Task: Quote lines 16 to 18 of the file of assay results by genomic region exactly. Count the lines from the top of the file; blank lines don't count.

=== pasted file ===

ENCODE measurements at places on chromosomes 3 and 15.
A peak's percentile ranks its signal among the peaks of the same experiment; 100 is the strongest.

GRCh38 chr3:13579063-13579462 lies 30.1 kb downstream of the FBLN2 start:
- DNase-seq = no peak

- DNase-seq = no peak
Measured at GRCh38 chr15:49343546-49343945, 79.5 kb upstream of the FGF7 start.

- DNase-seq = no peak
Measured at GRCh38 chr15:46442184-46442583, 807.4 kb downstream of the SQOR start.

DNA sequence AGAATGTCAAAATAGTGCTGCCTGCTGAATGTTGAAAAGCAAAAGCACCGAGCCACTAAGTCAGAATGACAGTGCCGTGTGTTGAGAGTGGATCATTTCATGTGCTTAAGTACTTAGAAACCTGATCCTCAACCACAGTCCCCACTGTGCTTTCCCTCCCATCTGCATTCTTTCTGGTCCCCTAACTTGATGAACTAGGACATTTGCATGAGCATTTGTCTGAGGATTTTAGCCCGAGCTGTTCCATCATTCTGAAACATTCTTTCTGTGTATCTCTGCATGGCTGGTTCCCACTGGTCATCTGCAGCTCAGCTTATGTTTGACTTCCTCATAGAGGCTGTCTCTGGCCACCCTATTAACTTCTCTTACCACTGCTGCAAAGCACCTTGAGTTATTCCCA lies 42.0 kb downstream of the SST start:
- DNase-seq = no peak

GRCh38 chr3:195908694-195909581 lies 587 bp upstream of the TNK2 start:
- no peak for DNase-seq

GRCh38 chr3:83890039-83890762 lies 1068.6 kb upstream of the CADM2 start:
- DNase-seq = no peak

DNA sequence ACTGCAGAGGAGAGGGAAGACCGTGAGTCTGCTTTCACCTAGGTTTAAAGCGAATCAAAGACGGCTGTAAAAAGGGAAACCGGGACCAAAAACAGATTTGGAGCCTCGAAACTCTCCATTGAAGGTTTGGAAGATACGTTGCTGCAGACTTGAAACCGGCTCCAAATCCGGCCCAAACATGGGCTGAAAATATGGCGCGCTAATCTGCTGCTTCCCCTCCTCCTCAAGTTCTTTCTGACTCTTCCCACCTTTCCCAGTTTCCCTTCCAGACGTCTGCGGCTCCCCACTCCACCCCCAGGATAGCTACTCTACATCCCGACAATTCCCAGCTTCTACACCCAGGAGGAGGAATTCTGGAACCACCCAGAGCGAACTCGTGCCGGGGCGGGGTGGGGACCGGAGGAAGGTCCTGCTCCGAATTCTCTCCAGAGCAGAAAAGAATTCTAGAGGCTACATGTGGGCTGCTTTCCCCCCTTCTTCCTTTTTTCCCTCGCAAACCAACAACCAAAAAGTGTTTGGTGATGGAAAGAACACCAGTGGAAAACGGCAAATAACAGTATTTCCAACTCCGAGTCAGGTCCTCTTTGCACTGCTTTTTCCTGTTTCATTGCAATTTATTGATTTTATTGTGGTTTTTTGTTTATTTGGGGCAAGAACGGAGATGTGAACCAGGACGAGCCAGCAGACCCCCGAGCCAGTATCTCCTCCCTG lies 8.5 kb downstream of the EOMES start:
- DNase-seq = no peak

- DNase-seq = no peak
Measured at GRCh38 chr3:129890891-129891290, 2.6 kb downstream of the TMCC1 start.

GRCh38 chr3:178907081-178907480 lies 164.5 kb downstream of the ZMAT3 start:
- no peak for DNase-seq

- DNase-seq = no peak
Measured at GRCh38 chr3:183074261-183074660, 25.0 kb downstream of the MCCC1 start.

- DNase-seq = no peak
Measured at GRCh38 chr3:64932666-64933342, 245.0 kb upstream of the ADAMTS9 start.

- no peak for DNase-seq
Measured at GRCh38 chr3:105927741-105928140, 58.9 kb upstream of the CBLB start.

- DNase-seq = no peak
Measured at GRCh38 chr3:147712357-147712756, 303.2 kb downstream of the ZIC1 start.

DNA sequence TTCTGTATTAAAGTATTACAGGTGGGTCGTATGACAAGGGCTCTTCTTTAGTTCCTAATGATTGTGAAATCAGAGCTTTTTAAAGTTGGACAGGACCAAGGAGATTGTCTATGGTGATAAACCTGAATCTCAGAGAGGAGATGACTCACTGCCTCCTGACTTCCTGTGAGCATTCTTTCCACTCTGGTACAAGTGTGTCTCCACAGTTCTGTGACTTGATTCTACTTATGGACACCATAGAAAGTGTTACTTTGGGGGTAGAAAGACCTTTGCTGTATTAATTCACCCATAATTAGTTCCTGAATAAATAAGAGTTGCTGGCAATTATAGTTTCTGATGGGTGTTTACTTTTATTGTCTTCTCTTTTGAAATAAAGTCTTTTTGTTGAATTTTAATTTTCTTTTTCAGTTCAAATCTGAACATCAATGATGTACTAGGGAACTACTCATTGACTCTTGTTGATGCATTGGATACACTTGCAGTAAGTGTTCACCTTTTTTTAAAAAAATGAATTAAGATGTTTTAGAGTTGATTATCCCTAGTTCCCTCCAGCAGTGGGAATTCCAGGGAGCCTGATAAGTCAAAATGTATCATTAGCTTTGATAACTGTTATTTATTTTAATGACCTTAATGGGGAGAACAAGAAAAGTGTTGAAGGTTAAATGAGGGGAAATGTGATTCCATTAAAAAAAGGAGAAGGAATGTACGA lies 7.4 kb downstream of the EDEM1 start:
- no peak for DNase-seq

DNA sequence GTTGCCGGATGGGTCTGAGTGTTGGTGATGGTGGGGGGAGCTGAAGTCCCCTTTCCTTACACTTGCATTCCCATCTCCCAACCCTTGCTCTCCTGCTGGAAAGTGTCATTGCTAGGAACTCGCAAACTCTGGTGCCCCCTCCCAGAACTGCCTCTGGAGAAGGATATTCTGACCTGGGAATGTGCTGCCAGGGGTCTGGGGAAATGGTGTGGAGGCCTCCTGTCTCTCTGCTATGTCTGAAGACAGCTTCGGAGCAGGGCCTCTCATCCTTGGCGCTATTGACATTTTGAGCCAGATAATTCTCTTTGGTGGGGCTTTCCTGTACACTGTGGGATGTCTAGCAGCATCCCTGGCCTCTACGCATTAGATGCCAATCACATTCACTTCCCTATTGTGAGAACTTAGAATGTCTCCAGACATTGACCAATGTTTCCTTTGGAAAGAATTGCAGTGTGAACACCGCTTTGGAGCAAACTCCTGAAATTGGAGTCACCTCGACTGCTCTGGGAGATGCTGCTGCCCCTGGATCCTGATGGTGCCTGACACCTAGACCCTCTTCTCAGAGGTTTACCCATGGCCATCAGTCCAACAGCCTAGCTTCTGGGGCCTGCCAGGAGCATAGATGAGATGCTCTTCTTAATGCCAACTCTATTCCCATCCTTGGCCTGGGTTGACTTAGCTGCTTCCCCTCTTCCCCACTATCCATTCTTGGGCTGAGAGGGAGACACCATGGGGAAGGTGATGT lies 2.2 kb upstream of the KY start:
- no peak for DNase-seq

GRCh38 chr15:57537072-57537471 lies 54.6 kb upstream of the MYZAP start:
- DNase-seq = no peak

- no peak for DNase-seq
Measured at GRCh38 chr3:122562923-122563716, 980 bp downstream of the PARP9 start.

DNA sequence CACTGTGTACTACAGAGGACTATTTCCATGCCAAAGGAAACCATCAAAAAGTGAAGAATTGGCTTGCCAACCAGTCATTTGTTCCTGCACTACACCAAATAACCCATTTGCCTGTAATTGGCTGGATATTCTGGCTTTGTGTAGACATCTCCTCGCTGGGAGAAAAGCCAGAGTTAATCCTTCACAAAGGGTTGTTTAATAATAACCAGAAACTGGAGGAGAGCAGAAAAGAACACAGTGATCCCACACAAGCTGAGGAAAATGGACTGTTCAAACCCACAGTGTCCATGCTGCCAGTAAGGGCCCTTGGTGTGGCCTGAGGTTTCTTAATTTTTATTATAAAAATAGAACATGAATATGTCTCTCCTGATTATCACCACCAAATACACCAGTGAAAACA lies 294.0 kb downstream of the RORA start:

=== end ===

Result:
- DNase-seq = no peak

- DNase-seq = no peak
Measured at GRCh38 chr3:129890891-129891290, 2.6 kb downstream of the TMCC1 start.